The mining, such as the extraction, and/or the inferring, such as the combination, are performed as a function of the selected threshold. By using a different upper limit of normal for the patient state, a different definition of information used in the domain knowledge or other threshold selection, the patient state or associated probability may be different. User's with different goals or standards may use the same program, but with the versatility to more likely fulfill the goals or standards.
Various outputs may be used. For compliance monitoring, a statistical summary of clinical information for a plurality of patients may be output. See U.S. Published Application No. 2003/0125984, the disclosure of which is incorporated herein by reference, for extraction of compliance information by patient data mining. The compliance may indicate a number, percentage, mean, median or other statistic of patients satisfying, not satisfying or with unknown adherence to a clinical guideline. The patients associated with a particular diagnosis are identified, such as by manual indication, billing code or other input. In one embodiment, patient data mining identifies patients associated with a diagnosis from one or more data sources. Even patients who should have been diagnosed but were not may be identified. Once the patients are identified, compliance with a corresponding clinical guideline is determined. Manual or automated compliance may be used. The statistical summary may be responsive to inferences, such as where patient data mining is used.
The compliance information is summarized. Any summary may be provided, such as a table, chart, graph or combinations thereof. For example, Fig. 4 shows a pie chart for the results of the guideline regarding beta-blocker usage for heart failure. This graph represents a summary statistic which may be useful for a hospital administrator or medical professional. About 83% of the patient records include an indication of a heart failure patient having received beta-blocker therapy. About another 12% of the patient records include an indication of a contraindication to beta-blocker therapy. However, about 6% of the patient records do not include a sufficient indication of beta-blocker therapy or a contraindication. Other statistical summaries may be used, such as identifying patient records associated with more complex guidelines.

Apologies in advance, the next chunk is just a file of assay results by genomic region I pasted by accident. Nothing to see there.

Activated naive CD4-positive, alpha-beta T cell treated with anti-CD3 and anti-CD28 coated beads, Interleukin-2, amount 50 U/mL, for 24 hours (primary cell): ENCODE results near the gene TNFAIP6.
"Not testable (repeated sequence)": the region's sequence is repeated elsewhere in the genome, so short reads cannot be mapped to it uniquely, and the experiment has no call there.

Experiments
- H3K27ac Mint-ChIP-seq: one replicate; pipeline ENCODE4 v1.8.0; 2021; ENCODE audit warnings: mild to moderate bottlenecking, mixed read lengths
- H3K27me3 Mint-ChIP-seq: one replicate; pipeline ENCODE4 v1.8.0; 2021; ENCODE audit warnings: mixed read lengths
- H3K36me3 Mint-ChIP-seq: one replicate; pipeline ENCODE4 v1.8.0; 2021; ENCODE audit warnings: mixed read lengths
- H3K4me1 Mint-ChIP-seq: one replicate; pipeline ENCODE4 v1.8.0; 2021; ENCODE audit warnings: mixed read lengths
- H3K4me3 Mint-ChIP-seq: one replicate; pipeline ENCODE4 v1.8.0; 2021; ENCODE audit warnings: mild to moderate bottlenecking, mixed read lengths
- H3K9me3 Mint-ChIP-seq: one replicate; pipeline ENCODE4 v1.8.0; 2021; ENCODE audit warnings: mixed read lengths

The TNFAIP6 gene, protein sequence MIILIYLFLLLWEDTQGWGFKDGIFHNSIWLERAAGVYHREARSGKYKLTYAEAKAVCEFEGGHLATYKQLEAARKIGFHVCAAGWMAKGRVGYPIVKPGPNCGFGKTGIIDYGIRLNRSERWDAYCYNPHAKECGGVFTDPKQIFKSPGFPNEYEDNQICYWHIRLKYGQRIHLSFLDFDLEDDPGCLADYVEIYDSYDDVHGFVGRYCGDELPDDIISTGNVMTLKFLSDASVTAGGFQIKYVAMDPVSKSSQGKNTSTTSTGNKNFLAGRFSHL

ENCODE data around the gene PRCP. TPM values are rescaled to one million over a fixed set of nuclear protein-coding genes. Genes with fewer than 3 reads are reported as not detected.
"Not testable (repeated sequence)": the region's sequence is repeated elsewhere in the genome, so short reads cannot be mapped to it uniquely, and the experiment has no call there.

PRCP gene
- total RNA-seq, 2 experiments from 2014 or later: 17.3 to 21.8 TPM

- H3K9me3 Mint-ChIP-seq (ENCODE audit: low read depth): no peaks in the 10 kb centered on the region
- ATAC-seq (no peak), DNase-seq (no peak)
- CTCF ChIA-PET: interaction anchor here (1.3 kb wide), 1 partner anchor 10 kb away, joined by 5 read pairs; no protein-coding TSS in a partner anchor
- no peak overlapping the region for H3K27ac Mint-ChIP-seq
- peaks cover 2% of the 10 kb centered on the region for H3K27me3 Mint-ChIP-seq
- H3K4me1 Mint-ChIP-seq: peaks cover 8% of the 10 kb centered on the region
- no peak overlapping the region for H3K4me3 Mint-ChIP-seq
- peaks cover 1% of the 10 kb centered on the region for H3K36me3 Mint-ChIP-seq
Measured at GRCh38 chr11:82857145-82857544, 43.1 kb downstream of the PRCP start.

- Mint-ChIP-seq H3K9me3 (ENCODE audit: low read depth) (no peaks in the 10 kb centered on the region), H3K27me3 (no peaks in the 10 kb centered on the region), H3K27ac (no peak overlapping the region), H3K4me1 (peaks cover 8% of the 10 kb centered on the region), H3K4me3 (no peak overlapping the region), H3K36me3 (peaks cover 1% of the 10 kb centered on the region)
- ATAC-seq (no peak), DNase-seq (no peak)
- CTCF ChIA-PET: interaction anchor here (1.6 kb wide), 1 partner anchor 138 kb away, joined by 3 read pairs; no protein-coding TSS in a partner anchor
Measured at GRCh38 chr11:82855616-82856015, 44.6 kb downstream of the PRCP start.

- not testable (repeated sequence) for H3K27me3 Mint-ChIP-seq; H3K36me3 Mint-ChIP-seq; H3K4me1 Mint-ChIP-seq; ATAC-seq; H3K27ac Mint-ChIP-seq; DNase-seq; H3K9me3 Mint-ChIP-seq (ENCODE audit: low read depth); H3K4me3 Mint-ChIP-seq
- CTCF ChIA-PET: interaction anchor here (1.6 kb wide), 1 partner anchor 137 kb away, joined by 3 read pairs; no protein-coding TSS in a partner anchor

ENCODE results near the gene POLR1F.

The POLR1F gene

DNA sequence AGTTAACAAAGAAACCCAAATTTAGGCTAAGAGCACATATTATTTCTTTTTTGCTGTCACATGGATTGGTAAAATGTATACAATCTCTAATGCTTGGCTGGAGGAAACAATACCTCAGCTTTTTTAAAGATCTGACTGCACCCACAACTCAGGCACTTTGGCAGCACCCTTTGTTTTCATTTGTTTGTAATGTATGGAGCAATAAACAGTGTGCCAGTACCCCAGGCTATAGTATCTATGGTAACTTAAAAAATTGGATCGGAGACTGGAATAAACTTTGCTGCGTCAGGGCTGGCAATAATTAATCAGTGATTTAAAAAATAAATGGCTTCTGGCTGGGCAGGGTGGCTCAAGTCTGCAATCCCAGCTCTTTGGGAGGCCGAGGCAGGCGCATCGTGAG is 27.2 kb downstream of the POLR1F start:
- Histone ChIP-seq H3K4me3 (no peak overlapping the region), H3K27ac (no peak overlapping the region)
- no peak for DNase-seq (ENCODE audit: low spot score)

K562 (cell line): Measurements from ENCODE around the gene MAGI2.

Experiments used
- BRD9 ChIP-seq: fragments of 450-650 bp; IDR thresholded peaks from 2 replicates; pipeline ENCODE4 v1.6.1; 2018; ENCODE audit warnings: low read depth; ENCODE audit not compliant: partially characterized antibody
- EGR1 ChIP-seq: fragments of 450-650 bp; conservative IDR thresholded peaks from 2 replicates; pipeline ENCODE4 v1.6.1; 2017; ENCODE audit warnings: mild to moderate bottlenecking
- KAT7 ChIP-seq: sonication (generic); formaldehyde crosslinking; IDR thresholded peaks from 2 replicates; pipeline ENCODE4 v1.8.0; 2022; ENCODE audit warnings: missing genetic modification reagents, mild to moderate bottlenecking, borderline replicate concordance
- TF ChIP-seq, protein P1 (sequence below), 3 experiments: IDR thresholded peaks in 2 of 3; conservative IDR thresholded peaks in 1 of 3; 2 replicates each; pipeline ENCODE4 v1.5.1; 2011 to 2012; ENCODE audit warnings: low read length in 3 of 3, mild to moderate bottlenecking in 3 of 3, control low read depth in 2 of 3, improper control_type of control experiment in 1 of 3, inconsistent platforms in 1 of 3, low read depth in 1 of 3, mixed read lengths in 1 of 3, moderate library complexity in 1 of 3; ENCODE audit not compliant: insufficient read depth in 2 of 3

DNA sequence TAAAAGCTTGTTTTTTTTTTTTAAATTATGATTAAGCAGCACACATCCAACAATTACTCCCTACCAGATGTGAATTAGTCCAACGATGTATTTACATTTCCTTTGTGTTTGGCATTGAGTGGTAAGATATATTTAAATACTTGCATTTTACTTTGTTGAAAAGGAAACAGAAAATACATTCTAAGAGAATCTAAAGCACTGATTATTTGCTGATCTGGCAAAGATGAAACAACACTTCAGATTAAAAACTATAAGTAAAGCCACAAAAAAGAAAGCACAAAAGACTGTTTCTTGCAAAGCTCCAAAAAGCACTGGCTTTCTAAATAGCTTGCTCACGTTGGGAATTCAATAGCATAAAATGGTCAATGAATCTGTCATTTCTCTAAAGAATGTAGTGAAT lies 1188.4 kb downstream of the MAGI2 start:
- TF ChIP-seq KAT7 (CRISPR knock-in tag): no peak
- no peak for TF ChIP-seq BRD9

The output is graphical or textual. The output may be printed. In one embodiment, the output is displayed as part of a user interface allowing interaction. The interaction allows a user to obtain information supporting the summary statistics of quality adherence. In the example of Fig. 4, a user may desire to determine which patients are not being treated properly, which doctors are associated with deviations from the clinical guideline, or where documentation of proper treatment is not being entered.